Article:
Grandma, Pap-pap, and their three sons
There are so many people I could talk about now - I could tell you how their children, Eric, Dawn, Marc and Todd have all found success but never failed to remember where they came from. Or how Eric and his wife Blair showed me that a listening ear is always better than a angering statement. Or how Marc and his wife Cheryl showed me that a sense of humor is integral to a good life. Or how Dawn and her husband Joe demonstrated how putting your mind to something will always lead to success.
But what I really want to talk about here is my parents. Todd and Melinda, my heroes and inspirations.
Me and my mama
My mom is the strongest person I know. She’s been through a lot, but she’s always there for others when they need her most. She is reliable, and she has taught me to be a strong woman of faith and love. She is the woman I strive to be like.
My dad taught me to sail, and with that, he taught me tenacity, how to love something and someone deeply, how to teach others what you’ve been taught, and finally, how to work hard at something and never stop asking questions. But I remember one of his greatest lessons was from the Bible; he made me memorize his favorite verse when I was young. It’s from Luke, chapter 12 verse 48: “To whom much is given, much is expected.” That simple lesson has informed my career path, my political beliefs, and it’s the way I try to live my life.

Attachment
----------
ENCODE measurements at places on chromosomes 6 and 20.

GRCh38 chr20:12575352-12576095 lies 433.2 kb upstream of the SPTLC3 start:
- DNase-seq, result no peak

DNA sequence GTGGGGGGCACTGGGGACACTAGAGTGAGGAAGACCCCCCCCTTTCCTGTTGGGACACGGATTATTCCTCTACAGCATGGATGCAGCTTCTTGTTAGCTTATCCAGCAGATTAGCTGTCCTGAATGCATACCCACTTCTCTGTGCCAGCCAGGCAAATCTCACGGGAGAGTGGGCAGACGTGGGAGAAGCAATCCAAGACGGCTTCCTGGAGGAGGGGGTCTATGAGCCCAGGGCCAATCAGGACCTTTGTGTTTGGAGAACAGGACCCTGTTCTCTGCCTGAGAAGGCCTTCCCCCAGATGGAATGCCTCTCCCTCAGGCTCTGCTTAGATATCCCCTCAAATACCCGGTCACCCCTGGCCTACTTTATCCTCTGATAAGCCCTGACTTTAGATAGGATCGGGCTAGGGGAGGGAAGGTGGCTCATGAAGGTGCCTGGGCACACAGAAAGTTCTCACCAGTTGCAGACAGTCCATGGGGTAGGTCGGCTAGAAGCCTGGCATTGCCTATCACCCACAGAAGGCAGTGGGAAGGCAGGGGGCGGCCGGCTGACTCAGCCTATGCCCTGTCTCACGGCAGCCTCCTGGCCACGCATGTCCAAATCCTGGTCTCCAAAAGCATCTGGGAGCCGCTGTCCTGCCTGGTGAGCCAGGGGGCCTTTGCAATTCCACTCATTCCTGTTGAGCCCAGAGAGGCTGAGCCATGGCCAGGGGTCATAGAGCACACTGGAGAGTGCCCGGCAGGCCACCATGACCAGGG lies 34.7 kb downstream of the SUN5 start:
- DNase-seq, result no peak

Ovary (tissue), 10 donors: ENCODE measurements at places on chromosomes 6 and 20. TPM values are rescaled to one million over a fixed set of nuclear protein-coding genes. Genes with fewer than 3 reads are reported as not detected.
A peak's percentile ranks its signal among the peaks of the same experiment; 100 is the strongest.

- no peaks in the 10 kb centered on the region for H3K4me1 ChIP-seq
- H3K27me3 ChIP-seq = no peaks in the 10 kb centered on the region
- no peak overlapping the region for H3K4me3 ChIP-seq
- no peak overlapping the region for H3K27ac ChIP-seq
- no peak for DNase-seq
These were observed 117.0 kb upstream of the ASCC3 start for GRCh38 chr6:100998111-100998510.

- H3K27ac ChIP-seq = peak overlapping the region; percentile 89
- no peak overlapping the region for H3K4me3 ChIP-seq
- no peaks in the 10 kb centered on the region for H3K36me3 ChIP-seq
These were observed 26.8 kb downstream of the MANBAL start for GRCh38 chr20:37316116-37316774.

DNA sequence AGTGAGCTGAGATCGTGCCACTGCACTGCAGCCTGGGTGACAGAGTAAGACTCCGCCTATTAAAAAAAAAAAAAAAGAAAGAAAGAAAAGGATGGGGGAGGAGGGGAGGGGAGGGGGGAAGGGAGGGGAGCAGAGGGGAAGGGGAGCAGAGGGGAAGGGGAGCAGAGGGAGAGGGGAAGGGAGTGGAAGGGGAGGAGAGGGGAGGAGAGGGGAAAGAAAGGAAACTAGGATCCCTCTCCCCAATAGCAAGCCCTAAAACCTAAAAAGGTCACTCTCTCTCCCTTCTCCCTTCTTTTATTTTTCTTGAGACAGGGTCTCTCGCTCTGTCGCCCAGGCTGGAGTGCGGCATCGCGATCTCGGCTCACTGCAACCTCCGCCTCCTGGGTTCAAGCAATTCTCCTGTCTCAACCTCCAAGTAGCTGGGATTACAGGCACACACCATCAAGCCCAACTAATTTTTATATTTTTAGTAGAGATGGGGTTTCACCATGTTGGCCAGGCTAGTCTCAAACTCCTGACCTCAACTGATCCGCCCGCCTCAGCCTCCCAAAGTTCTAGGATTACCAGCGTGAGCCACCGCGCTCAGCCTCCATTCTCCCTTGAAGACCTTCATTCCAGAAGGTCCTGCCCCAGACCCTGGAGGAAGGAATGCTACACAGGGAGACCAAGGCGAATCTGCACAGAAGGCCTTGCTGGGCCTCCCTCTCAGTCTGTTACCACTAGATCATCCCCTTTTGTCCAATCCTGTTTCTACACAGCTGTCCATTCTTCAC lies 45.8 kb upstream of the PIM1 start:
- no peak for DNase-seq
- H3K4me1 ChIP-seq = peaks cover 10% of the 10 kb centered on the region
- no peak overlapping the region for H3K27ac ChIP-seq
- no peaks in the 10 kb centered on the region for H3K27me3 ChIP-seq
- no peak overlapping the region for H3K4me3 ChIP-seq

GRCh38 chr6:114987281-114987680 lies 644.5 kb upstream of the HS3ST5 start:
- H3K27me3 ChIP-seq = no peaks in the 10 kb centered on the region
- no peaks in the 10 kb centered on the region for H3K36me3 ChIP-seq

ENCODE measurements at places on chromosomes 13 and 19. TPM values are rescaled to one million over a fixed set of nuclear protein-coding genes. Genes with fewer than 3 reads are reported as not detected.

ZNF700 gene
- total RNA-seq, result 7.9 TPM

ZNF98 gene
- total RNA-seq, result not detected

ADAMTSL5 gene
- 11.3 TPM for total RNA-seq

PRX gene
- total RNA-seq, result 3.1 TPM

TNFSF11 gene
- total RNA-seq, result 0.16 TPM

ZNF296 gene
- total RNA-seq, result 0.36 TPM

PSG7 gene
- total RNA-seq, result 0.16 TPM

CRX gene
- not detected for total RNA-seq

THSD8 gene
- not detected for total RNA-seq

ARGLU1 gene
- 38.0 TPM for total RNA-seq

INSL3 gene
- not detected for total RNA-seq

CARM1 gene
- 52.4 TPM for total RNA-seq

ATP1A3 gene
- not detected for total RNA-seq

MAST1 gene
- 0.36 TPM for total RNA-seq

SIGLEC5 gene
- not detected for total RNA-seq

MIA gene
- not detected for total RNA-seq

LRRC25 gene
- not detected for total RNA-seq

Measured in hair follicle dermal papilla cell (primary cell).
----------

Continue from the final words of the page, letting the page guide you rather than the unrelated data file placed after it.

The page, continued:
My dad teaches me to sail at camp in 2010
My dad and I sail in Newport, RI in 2018
Okay, so I’m done with the lessons. You may be wondering, “Why is she saying all this, and what does it have to do with interfaith?” Well, everything. Family, after all, is where you learn your first spiritual practice. Whether you don’t have one or your parents took you, sometimes against your will, to church or temple or mosque each week, you learn it from the people you grow up with. Family is everything. Family is what allows me to be open to other ideas, as there’s many floating around in my own family.
My family at church on Easter
But all these lessons have also informed my interfaith work. Where would I be without my Nana’s stubbornness in trying to get to know people, or my mom’s courage in every situation? It takes strength and hard work and courage and tenacity to do interfaith work. It takes bravery to take the first step in asking the hard questions. It takes kindness to have people open up to you. And while I’m not perfect, and I’m not there yet, the things my family have not only taught me but shown me have given me the strong foundation to have the courage to try, fail, and try again.
My family isn’t perfect - nobody’s is - but I’ve learned to love the lessons they’ve taught me and the people they are. I’m dedicating this blog post to my family, and I’m leaving them with the chorus of a song I discovered recently, In Case You Don’t Live Forever by Ben Platt.
“In case you don’t live forever, let me tell you now,
I love you more than you’ll ever wrap your head around.
In case you don’t live forever, let me tell you the truth:
I’m everything that I am because of you.